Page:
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New vs. Old…tires
I just replaced my GSX-R’s rear tire last week, but left the front because it still looks like it’s got plenty of miles left. I replaced the rear with the exact same tire I had before (Bridgestone BT-016), but now my bike is suddenly handling weird. When I go into a turn, it feels like the bike doesn’t want to lean over any more, then suddenly it feels like it almost falls into the turn. It’s become spooky to ride in the turns and I don’t know what the deal is. My bike was handling fine before, and I haven’t changed anything with the suspension. What gives?
What you describe is a very common consequence of replacing just one tire. When a bike is difficult to turn up to a certain lean angle, and then seems to fall too easily into the corner beyond that lean angle, that is a sure sign that a tire has worn flat in the middle from a lot of highway miles — imagine your bike with a wide car tire on it as an extreme example. There are a couple of factors at work in your case: Because tires wear over a relatively long period of time, we naturally adapt to, and don’t notice, the changing steering characteristics as tires wear. And because both front and rear tires wear in a similar manner, those changes are usually subtle. Most people notice at least some change in handling when changing to new tires, even when changing them as a set. However, with replacing the rear tire on your GSX-R, the new tire’s nicely rounded profile highlights the squared-off profile of the front tire so it’s much more noticeable. And because it’s an abrupt change, you were more susceptible to noticing that difference. This is why tire manufacturers advise that you always use a matched set of tires — it doesn’t take much of a deviation from the designed profiles to have a detrimental effect on your bike’s handling.
The clutch: Do you really need it?
I was hoping you could help put to rest a disagreement between a few friends and myself on the topic of shifting modern sportbikes without using the clutch (aka clutchless or slip shifting). One half of the argument is that it causes premature wear in the gearbox and clutch, and that the use of the clutch lever for shifting actually keeps the clutch lubed with oil. The other side of the argument is that, if done properly, shifting without the clutch is safe and does not cause any damage or wear.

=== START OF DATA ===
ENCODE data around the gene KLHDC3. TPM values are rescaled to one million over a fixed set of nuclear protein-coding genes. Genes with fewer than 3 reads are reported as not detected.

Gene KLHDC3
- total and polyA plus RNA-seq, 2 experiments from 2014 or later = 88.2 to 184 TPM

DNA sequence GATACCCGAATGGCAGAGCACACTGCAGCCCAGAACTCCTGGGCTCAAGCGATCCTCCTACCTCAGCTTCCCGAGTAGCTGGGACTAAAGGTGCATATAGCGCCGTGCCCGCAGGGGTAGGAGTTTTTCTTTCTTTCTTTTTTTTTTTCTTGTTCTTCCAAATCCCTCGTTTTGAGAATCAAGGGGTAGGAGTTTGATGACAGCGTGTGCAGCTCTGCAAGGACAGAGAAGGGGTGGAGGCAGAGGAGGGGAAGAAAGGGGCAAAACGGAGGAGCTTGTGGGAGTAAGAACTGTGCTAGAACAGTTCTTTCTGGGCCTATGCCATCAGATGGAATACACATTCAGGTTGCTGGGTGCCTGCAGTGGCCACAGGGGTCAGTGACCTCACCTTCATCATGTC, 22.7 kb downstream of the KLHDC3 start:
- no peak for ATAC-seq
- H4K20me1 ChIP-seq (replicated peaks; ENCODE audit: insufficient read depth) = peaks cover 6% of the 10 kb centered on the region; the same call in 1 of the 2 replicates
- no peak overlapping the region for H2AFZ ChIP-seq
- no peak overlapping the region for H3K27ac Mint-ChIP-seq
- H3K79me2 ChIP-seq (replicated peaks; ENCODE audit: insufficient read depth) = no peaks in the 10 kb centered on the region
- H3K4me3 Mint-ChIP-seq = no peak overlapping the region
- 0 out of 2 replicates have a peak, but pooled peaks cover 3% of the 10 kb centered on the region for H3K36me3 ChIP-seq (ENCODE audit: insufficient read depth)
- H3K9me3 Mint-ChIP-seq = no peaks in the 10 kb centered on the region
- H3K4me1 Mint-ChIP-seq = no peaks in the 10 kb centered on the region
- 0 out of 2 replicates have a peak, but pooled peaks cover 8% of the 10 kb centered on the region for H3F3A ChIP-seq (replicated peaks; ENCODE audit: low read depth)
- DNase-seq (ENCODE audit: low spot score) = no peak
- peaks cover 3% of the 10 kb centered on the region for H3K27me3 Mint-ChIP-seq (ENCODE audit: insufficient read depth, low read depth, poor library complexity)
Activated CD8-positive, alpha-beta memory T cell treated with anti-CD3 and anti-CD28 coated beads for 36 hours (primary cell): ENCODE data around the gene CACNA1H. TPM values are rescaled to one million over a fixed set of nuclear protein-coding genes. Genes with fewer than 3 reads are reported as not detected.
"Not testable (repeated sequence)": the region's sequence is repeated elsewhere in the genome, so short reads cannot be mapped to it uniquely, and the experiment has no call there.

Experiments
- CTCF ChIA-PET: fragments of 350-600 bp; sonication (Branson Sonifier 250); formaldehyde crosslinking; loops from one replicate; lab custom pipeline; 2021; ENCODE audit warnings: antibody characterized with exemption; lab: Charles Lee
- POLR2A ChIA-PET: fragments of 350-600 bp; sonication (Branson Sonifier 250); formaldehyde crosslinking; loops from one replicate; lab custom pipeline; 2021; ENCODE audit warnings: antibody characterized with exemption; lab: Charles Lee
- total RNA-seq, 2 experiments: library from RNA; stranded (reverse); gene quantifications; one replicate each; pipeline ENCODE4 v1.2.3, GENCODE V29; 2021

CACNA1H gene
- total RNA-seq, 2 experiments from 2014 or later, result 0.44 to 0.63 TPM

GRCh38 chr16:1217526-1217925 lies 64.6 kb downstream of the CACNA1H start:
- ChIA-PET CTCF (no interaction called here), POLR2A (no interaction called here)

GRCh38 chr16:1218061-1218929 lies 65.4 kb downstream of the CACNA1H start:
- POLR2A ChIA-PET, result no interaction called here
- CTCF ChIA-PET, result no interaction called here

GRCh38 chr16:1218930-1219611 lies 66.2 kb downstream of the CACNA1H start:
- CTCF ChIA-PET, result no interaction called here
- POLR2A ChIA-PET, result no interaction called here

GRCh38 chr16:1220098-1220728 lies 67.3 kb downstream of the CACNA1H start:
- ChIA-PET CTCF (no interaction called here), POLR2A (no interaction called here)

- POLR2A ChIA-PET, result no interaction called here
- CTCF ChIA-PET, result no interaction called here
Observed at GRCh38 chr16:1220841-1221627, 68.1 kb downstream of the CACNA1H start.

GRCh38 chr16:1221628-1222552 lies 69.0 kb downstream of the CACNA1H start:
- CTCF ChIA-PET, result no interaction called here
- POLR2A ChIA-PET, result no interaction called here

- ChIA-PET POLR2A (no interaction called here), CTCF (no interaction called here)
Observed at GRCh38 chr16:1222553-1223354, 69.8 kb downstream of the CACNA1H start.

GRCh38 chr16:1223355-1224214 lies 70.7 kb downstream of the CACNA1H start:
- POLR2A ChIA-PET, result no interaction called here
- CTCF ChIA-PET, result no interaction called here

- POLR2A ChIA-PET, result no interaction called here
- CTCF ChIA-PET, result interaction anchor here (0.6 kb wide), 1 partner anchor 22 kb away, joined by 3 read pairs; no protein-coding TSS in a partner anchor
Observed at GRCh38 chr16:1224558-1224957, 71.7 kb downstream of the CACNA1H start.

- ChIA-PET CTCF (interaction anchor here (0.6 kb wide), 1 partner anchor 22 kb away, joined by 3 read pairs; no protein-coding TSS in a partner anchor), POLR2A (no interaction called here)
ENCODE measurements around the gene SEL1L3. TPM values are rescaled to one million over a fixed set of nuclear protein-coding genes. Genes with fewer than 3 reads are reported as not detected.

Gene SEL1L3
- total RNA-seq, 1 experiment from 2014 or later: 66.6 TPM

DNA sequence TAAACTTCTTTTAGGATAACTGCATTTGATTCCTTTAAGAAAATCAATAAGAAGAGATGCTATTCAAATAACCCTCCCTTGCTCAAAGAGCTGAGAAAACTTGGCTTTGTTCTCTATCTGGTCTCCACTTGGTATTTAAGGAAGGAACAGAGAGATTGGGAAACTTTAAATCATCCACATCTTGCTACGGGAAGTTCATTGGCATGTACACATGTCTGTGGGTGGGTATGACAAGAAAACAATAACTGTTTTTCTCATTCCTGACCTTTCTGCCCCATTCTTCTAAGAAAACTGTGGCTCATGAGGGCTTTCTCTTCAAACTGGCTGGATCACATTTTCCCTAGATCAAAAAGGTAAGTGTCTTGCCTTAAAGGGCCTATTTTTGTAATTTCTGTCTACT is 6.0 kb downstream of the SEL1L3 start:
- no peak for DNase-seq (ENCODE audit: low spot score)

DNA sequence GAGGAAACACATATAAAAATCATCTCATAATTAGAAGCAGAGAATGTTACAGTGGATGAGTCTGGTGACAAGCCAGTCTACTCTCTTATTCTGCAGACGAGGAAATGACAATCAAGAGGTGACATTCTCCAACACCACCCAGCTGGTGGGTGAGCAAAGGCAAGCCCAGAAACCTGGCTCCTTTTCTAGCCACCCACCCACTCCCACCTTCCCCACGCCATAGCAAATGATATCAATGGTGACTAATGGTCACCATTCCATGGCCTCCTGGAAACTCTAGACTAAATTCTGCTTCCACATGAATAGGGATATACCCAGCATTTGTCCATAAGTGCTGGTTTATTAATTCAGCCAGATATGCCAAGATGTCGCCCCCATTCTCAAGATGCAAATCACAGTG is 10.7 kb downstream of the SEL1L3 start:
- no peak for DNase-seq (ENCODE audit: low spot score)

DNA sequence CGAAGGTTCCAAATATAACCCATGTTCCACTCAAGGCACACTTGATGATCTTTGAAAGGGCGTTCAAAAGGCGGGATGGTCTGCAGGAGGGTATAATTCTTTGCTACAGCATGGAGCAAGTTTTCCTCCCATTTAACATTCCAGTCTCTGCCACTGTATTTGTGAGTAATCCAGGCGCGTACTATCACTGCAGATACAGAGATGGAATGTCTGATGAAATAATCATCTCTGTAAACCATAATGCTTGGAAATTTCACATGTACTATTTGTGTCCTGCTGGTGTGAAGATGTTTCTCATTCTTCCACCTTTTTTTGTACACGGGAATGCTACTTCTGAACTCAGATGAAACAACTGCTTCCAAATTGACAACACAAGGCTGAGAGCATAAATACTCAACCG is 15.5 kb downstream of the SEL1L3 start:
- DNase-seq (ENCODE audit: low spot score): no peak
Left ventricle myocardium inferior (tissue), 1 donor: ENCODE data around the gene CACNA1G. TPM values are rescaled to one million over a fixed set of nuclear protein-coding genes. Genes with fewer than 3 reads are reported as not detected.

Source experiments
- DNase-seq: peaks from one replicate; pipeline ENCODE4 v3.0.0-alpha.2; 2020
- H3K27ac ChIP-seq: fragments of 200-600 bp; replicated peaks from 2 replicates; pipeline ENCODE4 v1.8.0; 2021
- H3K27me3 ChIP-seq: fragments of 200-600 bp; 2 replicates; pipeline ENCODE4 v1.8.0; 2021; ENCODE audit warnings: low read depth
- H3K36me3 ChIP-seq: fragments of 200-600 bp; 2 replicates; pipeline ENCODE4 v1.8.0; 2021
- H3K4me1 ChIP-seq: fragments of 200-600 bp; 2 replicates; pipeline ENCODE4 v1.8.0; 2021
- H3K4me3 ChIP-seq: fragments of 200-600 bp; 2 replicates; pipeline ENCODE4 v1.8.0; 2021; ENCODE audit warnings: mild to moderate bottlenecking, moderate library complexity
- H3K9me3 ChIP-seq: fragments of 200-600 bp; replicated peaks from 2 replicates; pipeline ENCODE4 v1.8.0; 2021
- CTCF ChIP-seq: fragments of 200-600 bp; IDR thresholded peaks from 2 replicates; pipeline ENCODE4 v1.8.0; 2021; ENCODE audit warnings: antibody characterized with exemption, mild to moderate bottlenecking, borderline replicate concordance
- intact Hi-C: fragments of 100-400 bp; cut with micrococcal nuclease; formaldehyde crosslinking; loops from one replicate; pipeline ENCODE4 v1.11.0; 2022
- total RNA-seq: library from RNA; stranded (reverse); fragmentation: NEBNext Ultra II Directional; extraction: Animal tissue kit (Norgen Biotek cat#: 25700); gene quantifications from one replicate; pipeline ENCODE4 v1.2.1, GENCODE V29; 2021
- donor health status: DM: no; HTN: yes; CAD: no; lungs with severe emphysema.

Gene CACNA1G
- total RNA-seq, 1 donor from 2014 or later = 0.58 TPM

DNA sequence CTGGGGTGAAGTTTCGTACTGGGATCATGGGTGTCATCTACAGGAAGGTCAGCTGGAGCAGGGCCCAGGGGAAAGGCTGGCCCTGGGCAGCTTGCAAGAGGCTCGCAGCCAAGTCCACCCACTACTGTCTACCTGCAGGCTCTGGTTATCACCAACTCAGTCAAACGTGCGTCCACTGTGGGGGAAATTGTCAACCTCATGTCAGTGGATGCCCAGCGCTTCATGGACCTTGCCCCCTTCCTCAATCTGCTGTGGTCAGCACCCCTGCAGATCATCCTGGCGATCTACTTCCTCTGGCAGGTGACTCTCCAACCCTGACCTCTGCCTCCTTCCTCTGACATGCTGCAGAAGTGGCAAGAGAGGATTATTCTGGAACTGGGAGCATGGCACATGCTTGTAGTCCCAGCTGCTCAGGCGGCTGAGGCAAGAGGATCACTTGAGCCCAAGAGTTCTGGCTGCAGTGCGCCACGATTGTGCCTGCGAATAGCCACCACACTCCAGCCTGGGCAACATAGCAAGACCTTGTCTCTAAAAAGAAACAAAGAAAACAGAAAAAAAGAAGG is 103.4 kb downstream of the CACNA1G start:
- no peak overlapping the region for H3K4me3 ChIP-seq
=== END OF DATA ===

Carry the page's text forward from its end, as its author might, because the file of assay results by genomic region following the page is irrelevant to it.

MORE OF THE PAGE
The technique used to slip shift is described as follows: When accelerating, simply preload the shift lever with a small amount of pressure. Roll off the throttle until the shift lever moves, placing the transmission into the next gear. Allow the shift lever to go back to its center position, then roll the throttle back on. A similar procedure is done to downshift when decelerating, except that with the throttle closed, you need to preload the shift lever, then blip the throttle open until the shift lever allows it to go into the lower gear.
The person in my circle of friends who slip shifts claims to have been doing it for years on several different bikes, without any damage or problems. He says he’s done it for so long now that he doesn’t even need to preload the shifter any more — his timing is so good that he can just back off the throttle and move the shift lever at the same time, and still has never had a problem. He has said though, that he slip shifts mostly for upshifting and doesn’t do it often for downshifting.
We have covered upshifting and downshifting many times in Riding Skills Series, most recently “Clutchless Upshifting” (April ‘07) and “Smooth Downshifting” (Mar. ‘10). When upshifting, briefly closing the throttle without using the clutch is the quickest method, just as you describe it. When your timing is correct and the shift is smooth, there is little chance of damage to the clutch or transmission. Quickshifters work by momentarily cutting the ignition or fuel at precisely the right moment for the shift, and provide smooth, fast shifts, and when a quickshifter is set up properly it poses little threat to the engine’s internals.
Downshiting, however, should always be done with the clutch. While it’s possible to downshift without, as you suggest, the chance of damage to the engine is much greater. When upshifting, there is no need for the rider to match engine speed to road speed. Simply closing the throttle reverses the load on the transmission and allows the shift to take place, and it also slows the engine down to about the right rpm for the next gear. If you downshift without the clutch, however, you must blip the throttle at exactly the right moment and exactly the right amount to properly match engine speed with road speed — any difference will make the shift very abrupt, and is not only potentially damaging to the transmission, but also very unsettling if you are trying to enter a corner smoothly.